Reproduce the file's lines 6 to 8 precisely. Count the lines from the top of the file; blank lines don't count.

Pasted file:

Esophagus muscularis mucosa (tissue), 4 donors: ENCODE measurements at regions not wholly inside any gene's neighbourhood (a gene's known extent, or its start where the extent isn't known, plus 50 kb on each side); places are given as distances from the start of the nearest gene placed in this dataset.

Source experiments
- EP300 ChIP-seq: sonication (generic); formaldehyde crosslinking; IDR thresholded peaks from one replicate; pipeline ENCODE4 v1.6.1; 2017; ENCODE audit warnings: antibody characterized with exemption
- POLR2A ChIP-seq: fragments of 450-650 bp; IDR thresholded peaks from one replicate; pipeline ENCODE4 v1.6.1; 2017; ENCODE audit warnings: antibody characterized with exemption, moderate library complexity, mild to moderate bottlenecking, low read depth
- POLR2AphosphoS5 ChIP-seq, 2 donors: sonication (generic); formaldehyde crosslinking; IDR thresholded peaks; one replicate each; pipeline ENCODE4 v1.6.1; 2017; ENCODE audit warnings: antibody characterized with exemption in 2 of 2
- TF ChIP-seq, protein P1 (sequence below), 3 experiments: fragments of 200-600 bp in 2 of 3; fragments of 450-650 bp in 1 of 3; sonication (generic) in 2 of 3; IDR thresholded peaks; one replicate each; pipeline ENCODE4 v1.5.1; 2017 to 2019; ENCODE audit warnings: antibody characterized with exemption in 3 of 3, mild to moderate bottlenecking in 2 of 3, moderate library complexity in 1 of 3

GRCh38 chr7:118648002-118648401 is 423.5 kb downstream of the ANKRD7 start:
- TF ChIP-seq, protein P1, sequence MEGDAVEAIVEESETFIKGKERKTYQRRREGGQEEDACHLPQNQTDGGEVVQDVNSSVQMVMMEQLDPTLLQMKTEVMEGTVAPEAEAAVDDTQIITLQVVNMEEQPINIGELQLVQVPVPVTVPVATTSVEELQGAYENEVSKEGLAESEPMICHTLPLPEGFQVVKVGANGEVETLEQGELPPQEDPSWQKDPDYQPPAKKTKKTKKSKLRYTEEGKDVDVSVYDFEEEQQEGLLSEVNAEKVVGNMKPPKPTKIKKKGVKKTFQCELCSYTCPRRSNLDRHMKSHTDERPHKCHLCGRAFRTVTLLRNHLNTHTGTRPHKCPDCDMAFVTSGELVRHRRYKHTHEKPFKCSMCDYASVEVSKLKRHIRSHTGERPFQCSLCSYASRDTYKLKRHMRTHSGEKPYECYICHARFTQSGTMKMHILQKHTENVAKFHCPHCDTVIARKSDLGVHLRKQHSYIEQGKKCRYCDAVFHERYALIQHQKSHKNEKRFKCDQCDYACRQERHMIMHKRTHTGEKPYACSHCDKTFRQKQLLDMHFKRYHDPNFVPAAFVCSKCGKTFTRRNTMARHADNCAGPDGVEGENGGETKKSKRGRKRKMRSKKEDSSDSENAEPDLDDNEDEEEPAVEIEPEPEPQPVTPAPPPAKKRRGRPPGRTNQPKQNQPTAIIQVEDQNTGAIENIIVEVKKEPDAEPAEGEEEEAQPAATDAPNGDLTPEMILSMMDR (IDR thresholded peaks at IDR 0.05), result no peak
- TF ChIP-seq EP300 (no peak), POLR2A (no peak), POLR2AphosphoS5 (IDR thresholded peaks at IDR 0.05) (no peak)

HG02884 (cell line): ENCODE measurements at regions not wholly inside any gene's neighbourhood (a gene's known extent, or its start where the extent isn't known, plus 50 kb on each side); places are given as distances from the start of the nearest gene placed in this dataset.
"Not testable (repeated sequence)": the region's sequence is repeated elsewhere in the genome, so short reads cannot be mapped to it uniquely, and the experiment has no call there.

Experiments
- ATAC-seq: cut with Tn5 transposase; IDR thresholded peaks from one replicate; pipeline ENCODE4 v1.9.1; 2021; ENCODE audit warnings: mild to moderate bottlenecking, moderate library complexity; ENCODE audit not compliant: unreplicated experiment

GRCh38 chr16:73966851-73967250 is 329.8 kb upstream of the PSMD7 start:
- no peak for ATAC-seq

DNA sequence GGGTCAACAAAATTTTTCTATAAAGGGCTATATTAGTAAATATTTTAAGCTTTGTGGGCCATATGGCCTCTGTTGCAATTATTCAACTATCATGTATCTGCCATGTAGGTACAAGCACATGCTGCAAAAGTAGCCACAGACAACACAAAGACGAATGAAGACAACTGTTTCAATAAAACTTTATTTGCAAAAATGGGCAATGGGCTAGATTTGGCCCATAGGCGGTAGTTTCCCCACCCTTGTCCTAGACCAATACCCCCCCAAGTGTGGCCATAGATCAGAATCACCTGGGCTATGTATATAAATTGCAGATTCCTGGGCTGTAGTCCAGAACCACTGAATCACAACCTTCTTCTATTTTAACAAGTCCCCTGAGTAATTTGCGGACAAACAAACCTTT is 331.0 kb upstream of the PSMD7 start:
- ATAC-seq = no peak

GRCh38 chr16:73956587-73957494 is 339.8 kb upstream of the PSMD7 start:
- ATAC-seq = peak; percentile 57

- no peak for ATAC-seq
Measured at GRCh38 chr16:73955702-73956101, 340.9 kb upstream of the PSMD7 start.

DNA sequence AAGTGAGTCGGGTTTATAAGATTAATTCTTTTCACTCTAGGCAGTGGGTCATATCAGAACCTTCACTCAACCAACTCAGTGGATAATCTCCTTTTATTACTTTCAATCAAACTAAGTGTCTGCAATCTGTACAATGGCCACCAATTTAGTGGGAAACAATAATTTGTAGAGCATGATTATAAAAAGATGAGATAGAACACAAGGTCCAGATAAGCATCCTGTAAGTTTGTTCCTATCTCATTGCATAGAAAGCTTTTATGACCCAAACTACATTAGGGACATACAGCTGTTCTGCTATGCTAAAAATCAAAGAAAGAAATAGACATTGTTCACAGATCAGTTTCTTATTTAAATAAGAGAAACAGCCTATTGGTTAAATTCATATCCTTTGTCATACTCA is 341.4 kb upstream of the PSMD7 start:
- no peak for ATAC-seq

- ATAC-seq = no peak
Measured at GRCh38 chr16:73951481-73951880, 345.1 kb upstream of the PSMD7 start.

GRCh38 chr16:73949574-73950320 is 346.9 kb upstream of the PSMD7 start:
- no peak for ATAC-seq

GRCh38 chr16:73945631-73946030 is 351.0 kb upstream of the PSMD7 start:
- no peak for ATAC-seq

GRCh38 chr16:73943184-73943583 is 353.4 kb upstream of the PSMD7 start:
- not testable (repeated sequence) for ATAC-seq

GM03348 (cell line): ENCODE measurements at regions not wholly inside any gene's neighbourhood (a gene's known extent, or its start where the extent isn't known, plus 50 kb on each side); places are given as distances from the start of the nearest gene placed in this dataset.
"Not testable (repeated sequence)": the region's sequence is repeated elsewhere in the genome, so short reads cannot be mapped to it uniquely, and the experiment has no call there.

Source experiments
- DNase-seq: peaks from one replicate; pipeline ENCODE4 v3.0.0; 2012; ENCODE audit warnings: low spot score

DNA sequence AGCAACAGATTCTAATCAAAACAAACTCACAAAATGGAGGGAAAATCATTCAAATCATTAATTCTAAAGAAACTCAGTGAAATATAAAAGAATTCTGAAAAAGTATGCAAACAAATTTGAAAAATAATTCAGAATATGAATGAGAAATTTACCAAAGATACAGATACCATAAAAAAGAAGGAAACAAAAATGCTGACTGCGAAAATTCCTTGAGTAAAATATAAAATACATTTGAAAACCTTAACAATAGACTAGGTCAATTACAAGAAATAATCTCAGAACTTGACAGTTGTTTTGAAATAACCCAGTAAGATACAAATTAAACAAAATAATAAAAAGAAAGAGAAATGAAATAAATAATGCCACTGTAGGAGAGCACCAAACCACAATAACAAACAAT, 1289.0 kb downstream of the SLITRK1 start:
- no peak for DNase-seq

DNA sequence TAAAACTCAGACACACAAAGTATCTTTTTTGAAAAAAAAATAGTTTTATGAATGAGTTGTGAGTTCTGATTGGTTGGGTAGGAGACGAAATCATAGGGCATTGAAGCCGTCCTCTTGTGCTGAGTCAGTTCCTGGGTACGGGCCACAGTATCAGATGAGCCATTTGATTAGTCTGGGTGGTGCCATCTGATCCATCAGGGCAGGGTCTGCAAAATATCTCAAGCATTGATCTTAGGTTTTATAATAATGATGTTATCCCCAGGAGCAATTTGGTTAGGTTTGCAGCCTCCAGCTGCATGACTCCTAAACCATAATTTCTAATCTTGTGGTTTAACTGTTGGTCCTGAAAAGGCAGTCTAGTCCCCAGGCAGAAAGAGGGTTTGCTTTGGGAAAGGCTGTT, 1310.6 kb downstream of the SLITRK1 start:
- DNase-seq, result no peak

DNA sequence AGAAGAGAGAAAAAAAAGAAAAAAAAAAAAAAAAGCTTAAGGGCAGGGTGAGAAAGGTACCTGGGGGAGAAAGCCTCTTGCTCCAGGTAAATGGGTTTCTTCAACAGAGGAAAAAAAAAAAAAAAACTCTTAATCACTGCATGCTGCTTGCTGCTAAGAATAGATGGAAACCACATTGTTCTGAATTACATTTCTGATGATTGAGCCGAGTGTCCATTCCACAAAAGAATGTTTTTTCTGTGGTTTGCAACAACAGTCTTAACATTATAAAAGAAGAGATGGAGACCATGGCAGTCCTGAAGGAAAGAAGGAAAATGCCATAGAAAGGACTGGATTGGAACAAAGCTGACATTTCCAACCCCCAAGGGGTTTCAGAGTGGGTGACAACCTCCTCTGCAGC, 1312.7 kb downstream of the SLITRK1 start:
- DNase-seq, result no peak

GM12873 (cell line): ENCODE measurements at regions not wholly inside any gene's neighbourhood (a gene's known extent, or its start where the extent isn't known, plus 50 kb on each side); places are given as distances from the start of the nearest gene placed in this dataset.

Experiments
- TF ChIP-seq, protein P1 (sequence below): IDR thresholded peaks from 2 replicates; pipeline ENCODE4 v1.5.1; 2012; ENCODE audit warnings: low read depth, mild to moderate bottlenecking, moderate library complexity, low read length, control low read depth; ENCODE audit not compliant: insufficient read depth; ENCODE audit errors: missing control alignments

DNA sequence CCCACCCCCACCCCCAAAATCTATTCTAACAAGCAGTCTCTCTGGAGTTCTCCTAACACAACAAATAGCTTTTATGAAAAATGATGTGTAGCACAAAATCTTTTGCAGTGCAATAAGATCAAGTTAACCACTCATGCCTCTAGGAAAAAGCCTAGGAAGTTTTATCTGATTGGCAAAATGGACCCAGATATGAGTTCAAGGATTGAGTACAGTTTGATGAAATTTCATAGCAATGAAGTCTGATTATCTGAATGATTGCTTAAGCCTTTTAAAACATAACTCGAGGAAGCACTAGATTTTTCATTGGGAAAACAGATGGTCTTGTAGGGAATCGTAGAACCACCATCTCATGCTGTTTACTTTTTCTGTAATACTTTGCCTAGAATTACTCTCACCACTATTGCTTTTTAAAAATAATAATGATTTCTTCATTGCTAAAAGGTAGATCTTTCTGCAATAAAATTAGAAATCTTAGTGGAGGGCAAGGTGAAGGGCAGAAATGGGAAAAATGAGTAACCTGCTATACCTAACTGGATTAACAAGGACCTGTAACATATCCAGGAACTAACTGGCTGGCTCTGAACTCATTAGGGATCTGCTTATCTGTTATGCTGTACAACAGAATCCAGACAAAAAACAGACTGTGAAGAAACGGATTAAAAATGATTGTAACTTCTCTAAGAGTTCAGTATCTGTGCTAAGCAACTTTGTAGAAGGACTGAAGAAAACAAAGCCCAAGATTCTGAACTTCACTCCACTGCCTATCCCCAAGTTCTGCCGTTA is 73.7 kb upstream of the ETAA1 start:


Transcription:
- TF ChIP-seq, protein P1 (sequence below), 3 experiments: fragments of 200-600 bp in 2 of 3; fragments of 450-650 bp in 1 of 3; sonication (generic) in 2 of 3; IDR thresholded peaks; one replicate each; pipeline ENCODE4 v1.5.1; 2017 to 2019; ENCODE audit warnings: antibody characterized with exemption in 3 of 3, mild to moderate bottlenecking in 2 of 3, moderate library complexity in 1 of 3

GRCh38 chr7:118648002-118648401 is 423.5 kb downstream of the ANKRD7 start:
- TF ChIP-seq, protein P1, sequence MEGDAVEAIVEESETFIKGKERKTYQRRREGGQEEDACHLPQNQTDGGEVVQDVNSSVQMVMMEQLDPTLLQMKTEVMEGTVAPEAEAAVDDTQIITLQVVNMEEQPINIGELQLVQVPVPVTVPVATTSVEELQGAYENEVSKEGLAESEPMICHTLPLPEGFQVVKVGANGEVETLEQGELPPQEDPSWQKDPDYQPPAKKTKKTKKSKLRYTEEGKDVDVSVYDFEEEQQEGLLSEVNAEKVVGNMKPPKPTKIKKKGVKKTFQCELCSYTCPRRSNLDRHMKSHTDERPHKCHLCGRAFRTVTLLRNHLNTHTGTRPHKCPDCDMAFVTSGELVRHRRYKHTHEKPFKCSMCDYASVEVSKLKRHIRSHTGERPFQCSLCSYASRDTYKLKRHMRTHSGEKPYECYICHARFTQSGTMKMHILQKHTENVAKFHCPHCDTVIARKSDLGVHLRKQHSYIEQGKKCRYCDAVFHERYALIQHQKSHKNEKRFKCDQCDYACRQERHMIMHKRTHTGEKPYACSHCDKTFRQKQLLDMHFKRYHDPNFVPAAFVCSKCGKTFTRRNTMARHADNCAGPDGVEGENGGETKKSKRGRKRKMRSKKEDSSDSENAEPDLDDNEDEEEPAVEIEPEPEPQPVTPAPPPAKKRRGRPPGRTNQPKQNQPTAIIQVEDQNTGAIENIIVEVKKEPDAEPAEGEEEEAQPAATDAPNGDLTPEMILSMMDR (IDR thresholded peaks at IDR 0.05), result no peak